In May, 16-year old Zach told his fundamentalist Christian parents that he is gay. Horrified by the news, they vowed to fix him by sending him to an "ex-gay" boot camp in Memphis to be reprogrammed. Like a modern day message in a bottle, Zach used his Internet blog to send an SOS. Miraculously, his desperate plea for help washed up on the shores of sanity and circulated in cyberspace at warp speed.
With all the focus on this young man, another pair of victims in this tragedy has largely gone unnoticed: Zach's parents.
I am not completely sure about it. Yes, it is true that Zach's parent's have been lied to all along by the personal interests of some churches that call themselves Christian. However, Is it that big biggotry and hate that one person can do that to their own child? I personally think that these are the kids that shoulb be taken by Social Services and placed in foster care, far away from the fanatic parents. There are horrible stories of phisical and mental abuse on the side of parents, ad this is not different. I think that the parents are sadic people, who enjoy to watch their kid suffer. I believe in God, and I pray that Zach overcome this test, so he can come out stronger as -yet-another gay man who can testify of about the wrongdoings of his parents and his church.
posted by Anonymous, at
7/20/2005 12:49 PM
So if I understand your logic, Wayne, queers have to prove that we didn't choose to be queer in order to be entitled to any kind of respect from the culture.
But Zach's parents choose to believe Christian homo-haters and we shouldn't hold them responsible?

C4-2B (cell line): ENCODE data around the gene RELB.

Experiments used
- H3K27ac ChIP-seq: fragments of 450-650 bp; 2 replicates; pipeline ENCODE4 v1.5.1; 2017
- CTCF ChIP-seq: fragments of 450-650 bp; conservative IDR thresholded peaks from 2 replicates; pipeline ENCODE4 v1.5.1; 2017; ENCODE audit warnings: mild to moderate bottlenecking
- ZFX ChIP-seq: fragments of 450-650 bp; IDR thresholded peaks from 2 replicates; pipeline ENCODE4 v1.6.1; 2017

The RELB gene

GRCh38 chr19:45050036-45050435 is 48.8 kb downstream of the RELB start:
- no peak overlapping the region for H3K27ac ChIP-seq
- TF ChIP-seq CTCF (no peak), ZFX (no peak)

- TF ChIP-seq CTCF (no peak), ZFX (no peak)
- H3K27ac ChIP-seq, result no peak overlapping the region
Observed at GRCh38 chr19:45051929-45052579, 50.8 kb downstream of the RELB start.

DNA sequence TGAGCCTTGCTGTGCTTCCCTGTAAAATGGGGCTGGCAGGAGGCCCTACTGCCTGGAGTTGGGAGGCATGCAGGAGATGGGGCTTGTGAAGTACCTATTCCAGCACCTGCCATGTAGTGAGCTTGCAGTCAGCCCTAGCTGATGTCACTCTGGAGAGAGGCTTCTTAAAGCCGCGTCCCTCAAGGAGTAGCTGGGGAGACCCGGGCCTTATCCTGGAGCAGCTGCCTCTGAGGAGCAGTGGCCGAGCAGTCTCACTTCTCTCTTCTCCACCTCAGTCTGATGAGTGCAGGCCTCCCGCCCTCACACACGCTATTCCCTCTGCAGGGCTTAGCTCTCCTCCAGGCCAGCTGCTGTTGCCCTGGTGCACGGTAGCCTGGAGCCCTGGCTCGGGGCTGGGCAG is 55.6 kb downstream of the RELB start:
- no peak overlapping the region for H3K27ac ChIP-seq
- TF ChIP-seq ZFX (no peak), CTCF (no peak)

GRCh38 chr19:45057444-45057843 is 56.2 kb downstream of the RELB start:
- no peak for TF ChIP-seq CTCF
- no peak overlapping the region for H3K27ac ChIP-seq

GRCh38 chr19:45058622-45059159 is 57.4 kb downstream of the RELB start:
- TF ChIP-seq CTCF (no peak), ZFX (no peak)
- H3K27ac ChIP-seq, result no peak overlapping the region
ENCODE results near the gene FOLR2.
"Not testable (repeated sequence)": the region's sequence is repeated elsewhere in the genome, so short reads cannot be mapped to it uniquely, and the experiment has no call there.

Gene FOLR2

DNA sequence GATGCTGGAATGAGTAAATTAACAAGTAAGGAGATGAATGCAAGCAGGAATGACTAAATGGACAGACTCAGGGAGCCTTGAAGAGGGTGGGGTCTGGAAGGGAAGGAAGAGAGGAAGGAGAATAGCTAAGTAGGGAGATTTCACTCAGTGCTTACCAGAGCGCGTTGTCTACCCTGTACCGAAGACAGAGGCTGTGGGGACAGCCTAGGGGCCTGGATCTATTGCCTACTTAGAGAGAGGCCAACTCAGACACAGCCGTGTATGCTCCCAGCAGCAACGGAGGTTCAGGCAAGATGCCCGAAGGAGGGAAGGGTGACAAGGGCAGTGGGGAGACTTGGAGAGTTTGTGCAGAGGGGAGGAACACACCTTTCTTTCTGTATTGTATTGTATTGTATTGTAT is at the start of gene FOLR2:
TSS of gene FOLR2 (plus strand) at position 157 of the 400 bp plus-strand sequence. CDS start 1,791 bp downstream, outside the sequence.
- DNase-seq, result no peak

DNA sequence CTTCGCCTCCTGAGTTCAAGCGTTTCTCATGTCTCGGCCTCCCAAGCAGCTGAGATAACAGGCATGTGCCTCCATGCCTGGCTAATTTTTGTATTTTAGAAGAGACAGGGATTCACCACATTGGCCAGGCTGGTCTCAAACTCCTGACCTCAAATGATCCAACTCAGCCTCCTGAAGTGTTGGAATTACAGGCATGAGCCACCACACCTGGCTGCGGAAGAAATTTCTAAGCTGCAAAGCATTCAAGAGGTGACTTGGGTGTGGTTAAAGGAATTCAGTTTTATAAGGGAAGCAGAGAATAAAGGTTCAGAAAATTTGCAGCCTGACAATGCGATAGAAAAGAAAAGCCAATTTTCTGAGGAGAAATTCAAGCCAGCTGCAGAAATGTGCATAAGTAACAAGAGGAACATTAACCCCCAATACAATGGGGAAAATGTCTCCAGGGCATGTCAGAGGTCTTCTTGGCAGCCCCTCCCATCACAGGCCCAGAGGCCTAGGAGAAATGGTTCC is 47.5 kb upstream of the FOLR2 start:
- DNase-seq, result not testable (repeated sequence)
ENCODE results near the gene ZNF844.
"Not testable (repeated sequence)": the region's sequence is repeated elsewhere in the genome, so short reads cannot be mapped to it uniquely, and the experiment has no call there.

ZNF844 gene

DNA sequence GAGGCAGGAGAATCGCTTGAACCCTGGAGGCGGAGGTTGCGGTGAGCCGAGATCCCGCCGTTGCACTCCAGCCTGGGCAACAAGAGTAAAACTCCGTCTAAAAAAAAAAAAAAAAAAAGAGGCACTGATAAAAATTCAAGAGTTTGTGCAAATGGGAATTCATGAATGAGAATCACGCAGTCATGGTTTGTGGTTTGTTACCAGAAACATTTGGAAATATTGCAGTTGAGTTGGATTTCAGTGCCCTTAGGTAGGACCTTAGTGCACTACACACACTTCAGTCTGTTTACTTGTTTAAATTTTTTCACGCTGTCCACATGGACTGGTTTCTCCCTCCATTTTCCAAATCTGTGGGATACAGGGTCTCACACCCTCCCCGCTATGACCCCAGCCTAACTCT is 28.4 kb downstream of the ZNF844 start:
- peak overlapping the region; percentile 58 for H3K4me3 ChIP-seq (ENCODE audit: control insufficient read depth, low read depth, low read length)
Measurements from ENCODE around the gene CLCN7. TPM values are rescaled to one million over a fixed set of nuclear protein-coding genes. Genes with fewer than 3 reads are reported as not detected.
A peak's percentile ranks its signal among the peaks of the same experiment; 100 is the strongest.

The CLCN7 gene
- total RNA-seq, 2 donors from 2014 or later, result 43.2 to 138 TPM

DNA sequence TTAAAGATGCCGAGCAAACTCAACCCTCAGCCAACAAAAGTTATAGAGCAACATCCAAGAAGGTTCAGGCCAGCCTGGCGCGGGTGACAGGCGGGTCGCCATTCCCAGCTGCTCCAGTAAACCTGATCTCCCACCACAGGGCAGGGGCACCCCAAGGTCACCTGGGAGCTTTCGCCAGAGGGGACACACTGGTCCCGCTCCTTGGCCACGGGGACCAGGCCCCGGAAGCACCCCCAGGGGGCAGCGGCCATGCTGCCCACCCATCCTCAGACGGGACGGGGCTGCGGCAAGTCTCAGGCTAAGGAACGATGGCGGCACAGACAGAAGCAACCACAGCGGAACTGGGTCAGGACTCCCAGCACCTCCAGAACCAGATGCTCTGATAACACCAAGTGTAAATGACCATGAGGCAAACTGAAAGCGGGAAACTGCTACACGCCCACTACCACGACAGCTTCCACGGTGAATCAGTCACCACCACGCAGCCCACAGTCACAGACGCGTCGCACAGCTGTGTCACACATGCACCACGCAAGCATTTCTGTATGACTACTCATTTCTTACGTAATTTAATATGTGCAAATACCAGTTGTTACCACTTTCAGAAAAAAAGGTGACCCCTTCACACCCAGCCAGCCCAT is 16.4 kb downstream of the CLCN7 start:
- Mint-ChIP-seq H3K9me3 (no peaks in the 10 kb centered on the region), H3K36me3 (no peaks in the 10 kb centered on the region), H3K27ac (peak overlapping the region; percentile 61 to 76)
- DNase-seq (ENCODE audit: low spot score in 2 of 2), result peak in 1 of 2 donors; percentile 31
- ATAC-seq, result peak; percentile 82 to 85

Come on. It's impossible for any objective individual to believe what the Starks believe. They choose those beliefs because they think they're god would rather destroy their son's life to change him rather than love him as he is. And notwithstanding that, they still stand by their god. That's perverse and insane. Stark insinuates in the CBN interview that he knows the culture would never support Love In Action but he wants to give Zach "options" the secular culture wouldn't.
He knows what he's doing is considered wrong by the larger culture. He's choosing to ignore them. Nothing about that makes me want to feel sorry for him. Nothing at all. Heather
posted by Anonymous, at
7/20/2005 3:59 PM
Any parents that would willingly send their child to somewhere like Hate in Action, no matter the reason, are guilty of child abuse. Period. I don't care how misinformed they are, and I don't care how well-intentioned that may be. By choosing, yes CHOOSING, to send their child into a place that will crush his spirit, a place where his already suicidal feelings may be pushed to the breaking point, they are engaging in abuse and neglect. It's true that they may one day embrace Zack and love him as they should, but I can't feel sorry for them, and I refuse to see them as victims. Even as misled as they were, they should have been able to see that what they were sending their own flesh-and-blood into had nothing at all to do with love.